It's not easy to bring a new product to life. As a college student himself at the time, Frankenstein may have been able to give life to his spare-parts human monster, but did he think about what it would take to successfully commercialize the monster? What to outsource to manufacturers? The personnel needed? How to conduct helpful team-building exercises? Whether his product would be copied and sold by the Chinese (or other groups who aren't too bothered by intellectual property considerations), only under a new logo (FrunkelstainTM)? No, he did not.
The "Bring Your Product to Life" Workshop aimed to address all the various challenges, stages and issues involved in really bringing a product to life — getting it off the ground, out of the factory and into the world and consumers' lives.
On this cloudy afternoon, a crowd of around 100 people from various departments, universities and professions squeezed themselves into a room meant for probably half that number in Stanford's School of Earth Sciences building.
"How many people are trying to bring a product right now out into the market?" Logitech Director Performance Projects Spencer Johnson asked.
Half of those in the room raised their hands.
This was a crowd eager to absorb the collective wisdom of the eight panelists, which, in addition to Johnson, included Stanford Consulting Associate Professor Dariush Rafinejad, Schox Patent Law Group Founder Jeffrey Schox, VP of Flextronics Dongkai Shangguan, Senior Product Development Executive Malcolm Smith, Product Realization Network Mentor Richard Toepfer, President and CEO of Protopulsion Phillip Trinidad, and Global Sourcing Specialists Partner Ashton Udall.
While the panelists each had valuable insights to contribute, eight speakers took a lot of time to get through, causing the moderator to cut short the Q&A session, to the disappointment of the audience.
Some highlights from each section of the event follow:
"I've seen people who have taken a napkin sketch, modeled it up [on the computer], printed it out on a 3D printer, sanded it, finished it, painted it, and took it to a trade show, and literally have gotten orders from that straight off of a trade show floor," Philip Trinidad said, speaking about the ease and power of "rapid prototyping" in this day and age.
Going / Working Overseas
"There's a lot of websites out there now you can go on and see the factory, send them off an email and set it up," Ashton Udall said. He cautioned against that, saying that the conventional methods — on-site visits and using personal and professional networks — were still important. "The truth is you don't know if that factory is a room the size of this room with three machines and 10 guys and an office you can't stand all the way up in — and I've seen that. In order to connect with factories that are good, if you can find some network to dip into, I think you're going to get a supplier to suit your needs."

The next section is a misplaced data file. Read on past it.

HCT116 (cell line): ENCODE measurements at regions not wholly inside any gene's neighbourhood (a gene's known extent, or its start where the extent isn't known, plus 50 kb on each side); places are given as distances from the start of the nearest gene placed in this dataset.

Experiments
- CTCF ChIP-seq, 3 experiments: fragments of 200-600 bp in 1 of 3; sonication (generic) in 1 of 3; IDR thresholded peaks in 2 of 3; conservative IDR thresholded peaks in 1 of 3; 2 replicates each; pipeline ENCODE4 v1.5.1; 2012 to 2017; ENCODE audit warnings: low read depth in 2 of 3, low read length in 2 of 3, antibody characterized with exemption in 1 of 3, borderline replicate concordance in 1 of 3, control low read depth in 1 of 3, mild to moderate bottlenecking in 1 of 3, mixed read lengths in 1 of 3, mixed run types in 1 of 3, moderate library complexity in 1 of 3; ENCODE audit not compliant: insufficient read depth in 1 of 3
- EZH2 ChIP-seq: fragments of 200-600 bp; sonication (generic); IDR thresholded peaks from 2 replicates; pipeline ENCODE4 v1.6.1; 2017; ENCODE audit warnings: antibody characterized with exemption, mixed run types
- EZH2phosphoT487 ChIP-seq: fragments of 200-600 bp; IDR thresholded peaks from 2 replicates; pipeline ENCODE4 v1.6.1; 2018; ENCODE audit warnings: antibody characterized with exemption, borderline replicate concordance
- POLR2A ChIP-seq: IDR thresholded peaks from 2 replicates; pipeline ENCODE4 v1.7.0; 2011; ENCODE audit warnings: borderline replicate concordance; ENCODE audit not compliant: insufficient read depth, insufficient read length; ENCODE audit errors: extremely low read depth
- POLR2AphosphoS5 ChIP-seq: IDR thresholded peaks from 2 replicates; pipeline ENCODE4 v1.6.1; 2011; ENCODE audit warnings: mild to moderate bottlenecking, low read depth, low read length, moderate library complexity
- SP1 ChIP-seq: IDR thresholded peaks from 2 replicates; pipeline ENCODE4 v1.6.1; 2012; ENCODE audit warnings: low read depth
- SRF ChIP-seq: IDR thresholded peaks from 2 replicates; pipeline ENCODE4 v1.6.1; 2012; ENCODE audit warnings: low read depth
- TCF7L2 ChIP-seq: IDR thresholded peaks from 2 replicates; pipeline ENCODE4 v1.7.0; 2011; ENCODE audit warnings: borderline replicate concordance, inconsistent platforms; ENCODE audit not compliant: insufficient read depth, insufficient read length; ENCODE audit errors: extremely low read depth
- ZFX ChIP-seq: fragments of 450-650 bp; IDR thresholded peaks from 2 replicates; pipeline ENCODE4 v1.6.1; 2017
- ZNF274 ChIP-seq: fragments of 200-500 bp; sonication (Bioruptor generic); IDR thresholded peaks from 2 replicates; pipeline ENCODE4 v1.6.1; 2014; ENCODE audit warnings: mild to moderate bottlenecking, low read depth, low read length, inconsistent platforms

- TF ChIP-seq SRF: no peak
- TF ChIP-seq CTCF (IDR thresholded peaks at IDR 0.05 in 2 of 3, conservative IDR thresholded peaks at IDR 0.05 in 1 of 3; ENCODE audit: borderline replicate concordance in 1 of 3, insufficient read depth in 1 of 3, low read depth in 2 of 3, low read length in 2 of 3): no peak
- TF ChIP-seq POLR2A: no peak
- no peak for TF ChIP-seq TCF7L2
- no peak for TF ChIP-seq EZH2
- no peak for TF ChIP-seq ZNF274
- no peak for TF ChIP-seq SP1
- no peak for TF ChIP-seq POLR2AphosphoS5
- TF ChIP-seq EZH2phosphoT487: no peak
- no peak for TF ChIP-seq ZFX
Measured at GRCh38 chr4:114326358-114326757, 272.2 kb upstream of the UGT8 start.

Protecting Intellectual Property
Jeffrey Schox advised entrepreneurs to find a good patent attorney, not only with legal and technical knowledge, but a good "business sense".
He also said that respecting the IP of others was important, regardless of whether one believed in it or not.
"We are all invited to the game of patents, patent litigation and patent infringement," he said.
But unlike a round of Monopoly or Bingo, this is not the sort of an invitation you can refuse.
"So as an entrepreneur, you come up with a new idea, you go and patent your idea, you build your prototype, you turn it on, and it works, 'hallelujah' right?" Dongkai Shangguan said. "Everyone is excited and rejoices, you go have a beer, and next morning you wake up and all of a sudden you realize you have not made any money yet. How do you make the money?"
Shangguan went on to discuss the important questions each entrepreneur needs to ask when it comes to manufacturing: Do it internally or outsource? What parts to outsource? Go local or offshore? Who do you partner with? When in the process do you outsource? And how do you manage and optimize the relationship and process?
Malcolm Smith described the need for all the parties involved in the process of designing, manufacturing and managing the design to understand their respective roles and responsibilities. He also said conflict was an inevitable part of the process.
"What's important is how quickly you resolve those conflicts and how quickly you learn from whatever the problem is, correct the situation, and move back into the manufacturing environment," Smith said.
"The sustainable world is not a world of not doing things a certain way, it's the space of innovation that's the space entrepreneurship focuses on," Dariush Rafinejad said. "You can focus on making the world a little better, or you can focus on making the world a lot better."
"I guess this is the touchy-feely portion of the panel," joked Richard Toepfer, who spoke about team-building. Toepfer explained that the most common mistakes in team management were poor communication, insufficient resources, and unrealistic goals and schedules.
"Setting measures of expectation is extremely important," Toepfer said. "To me the biggest example of a lack of measures is the war we're in. Everybody talks about victory, no one can define what 'victory' means. You have that same problem in companies."
Bringing Your Product to the Market
Spencer Johnson emphasized the need to build on solid processes in getting your product ready for primetime. Efficiency, sustainability and consistency seemed to be the main themes.
"If you have a 95 percent yield, for every 100 babies born in Stanford Hospital, five of them have been dropped, that's not a good thing," Johnson said, and after a brief pause added, "You were supposed to laugh at that."
At which point, the audience did indeed crack up.